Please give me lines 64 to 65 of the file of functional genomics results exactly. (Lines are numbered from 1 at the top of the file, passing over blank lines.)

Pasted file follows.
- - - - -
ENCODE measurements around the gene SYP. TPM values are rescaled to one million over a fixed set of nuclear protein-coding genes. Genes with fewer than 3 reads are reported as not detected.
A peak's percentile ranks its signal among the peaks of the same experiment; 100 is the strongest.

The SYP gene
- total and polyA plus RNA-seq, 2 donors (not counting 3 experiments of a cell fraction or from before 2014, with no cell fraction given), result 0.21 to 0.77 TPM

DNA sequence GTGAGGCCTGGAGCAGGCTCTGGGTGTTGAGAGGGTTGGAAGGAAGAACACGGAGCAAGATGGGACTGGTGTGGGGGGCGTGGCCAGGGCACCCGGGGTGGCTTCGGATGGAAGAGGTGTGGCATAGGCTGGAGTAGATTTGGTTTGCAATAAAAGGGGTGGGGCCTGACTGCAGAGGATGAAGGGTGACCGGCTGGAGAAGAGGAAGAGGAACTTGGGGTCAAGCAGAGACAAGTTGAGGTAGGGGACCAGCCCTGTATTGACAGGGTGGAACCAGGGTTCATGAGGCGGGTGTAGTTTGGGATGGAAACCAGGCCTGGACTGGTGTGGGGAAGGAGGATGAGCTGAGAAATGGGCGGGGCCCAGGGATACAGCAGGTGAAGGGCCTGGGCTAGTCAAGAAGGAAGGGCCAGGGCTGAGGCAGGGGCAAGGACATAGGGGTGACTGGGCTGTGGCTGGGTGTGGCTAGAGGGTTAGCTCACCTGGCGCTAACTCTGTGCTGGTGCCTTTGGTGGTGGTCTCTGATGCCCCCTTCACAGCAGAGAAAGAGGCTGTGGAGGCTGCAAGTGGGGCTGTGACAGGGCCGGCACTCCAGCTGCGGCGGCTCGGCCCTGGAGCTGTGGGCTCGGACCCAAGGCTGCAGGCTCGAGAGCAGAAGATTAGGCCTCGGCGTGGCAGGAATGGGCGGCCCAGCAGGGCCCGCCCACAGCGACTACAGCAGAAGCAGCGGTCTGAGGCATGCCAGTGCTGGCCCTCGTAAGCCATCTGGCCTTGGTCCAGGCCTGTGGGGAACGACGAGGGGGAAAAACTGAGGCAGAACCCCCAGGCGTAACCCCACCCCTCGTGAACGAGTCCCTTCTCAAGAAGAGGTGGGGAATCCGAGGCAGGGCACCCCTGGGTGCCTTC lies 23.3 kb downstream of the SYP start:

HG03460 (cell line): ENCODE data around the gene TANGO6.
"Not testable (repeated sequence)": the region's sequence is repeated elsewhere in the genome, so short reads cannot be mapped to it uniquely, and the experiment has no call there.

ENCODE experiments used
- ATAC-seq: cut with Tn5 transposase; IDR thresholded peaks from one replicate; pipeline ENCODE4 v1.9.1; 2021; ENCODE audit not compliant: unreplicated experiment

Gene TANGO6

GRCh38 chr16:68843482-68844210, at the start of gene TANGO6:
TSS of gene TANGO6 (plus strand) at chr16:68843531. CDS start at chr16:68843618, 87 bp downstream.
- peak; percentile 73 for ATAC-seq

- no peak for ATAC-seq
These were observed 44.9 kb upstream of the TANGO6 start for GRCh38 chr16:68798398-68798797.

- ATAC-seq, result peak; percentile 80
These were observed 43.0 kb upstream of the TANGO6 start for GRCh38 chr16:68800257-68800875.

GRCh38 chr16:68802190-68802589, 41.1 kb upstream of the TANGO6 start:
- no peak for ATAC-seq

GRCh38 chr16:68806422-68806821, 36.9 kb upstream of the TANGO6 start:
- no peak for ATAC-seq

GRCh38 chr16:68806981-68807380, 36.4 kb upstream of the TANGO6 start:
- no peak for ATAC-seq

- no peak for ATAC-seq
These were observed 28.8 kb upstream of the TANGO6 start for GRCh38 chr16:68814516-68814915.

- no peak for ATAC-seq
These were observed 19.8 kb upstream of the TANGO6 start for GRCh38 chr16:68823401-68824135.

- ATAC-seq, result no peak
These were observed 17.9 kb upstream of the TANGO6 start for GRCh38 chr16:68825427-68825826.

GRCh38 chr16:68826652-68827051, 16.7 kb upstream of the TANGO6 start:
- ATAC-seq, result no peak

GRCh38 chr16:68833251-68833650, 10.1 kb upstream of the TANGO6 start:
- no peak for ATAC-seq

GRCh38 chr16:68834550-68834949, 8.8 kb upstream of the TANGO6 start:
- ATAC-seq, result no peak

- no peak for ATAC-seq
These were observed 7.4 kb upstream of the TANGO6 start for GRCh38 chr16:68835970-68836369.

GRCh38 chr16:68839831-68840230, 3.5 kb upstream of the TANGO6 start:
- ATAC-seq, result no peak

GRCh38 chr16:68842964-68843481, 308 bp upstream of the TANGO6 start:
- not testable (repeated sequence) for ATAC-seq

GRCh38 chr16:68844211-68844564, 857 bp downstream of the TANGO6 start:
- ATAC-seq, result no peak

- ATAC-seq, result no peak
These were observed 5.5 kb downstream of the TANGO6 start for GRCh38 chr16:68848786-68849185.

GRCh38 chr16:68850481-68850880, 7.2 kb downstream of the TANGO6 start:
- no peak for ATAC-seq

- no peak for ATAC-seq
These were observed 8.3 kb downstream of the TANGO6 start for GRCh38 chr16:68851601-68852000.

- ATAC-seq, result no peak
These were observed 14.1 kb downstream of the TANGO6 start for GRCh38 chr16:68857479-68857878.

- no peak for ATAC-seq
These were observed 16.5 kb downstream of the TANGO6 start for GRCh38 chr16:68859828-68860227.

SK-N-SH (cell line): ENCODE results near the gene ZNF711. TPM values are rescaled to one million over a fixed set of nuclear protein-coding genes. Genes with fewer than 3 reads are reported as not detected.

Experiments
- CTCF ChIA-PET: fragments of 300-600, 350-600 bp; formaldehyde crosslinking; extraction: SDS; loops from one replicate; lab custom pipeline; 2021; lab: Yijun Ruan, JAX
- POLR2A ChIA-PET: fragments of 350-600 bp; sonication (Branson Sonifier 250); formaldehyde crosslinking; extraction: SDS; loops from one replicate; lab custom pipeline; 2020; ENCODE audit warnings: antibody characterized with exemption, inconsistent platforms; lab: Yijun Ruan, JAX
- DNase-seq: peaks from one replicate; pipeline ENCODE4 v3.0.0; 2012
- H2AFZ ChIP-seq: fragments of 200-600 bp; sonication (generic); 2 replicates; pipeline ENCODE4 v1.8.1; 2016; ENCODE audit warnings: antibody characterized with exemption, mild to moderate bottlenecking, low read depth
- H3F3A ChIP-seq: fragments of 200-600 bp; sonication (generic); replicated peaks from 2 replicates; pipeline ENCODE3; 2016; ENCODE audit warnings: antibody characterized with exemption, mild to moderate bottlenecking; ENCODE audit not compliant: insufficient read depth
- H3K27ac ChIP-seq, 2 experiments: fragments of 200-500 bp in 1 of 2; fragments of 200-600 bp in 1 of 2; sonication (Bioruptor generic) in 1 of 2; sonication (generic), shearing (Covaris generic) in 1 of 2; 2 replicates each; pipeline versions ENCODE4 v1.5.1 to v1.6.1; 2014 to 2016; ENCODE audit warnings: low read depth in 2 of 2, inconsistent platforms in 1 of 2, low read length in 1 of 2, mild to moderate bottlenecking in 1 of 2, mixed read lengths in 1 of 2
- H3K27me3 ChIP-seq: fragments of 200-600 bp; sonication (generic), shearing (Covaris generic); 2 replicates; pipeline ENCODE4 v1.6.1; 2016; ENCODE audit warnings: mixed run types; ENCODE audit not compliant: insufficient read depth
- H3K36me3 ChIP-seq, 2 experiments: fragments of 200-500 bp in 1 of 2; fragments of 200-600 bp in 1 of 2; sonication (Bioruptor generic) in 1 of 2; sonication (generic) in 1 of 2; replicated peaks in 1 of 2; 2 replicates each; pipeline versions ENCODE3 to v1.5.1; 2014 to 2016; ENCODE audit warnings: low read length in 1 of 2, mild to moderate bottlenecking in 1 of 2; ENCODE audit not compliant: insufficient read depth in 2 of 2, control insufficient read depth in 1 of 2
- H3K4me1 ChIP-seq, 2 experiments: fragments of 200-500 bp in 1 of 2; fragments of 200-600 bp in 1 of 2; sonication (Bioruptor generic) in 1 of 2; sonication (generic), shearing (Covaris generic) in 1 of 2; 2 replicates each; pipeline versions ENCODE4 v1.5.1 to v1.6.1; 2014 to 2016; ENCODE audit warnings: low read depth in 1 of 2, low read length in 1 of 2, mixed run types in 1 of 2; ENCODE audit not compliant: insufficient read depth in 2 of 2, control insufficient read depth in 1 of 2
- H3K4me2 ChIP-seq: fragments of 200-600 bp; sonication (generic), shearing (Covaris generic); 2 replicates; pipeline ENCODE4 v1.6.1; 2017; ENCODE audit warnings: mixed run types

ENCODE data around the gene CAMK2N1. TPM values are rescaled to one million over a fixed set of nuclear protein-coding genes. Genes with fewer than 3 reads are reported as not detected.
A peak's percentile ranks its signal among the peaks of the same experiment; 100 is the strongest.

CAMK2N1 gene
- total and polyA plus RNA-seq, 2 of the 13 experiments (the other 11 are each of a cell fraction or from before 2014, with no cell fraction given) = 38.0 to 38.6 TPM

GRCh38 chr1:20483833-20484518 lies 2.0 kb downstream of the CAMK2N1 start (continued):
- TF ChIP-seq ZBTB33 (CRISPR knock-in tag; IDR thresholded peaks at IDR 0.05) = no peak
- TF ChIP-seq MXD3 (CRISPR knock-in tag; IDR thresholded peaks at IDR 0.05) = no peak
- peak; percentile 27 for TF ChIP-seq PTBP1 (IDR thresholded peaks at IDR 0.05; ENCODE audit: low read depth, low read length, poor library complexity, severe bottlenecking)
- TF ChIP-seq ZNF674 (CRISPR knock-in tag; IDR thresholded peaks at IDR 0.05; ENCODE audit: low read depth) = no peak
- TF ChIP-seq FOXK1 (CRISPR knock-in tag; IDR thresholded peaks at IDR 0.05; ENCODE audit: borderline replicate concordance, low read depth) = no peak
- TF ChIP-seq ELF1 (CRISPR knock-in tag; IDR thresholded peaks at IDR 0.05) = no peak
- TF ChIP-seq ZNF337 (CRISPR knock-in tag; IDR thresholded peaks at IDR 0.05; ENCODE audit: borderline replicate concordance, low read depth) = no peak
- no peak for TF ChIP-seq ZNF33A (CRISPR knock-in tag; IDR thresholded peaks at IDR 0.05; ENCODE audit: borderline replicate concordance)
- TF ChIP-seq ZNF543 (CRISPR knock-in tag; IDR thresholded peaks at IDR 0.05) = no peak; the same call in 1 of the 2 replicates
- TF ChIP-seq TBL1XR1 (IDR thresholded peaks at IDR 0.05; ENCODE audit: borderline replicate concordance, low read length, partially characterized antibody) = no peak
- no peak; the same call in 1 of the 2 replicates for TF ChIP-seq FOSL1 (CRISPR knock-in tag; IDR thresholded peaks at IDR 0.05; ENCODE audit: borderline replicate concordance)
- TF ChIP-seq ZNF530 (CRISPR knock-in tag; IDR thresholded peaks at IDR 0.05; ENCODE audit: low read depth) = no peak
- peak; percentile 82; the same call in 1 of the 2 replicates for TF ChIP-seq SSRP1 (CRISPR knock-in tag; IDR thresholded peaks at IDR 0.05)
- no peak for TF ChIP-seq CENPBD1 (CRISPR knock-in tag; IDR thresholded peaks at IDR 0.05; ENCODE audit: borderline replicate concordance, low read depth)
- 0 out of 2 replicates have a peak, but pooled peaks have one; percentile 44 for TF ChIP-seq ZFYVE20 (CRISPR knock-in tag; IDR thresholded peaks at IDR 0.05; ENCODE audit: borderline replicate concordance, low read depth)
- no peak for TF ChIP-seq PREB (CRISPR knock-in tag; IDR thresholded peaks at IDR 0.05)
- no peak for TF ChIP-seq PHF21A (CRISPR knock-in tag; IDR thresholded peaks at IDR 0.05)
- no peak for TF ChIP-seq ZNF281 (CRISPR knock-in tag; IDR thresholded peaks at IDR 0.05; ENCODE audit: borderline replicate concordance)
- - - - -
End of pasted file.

- H3K4me1 ChIP-seq, 2 experiments: fragments of 200-500 bp in 1 of 2; fragments of 200-600 bp in 1 of 2; sonication (Bioruptor generic) in 1 of 2; sonication (generic), shearing (Covaris generic) in 1 of 2; 2 replicates each; pipeline versions ENCODE4 v1.5.1 to v1.6.1; 2014 to 2016; ENCODE audit warnings: low read depth in 1 of 2, low read length in 1 of 2, mixed run types in 1 of 2; ENCODE audit not compliant: insufficient read depth in 2 of 2, control insufficient read depth in 1 of 2
- H3K4me2 ChIP-seq: fragments of 200-600 bp; sonication (generic), shearing (Covaris generic); 2 replicates; pipeline ENCODE4 v1.6.1; 2017; ENCODE audit warnings: mixed run types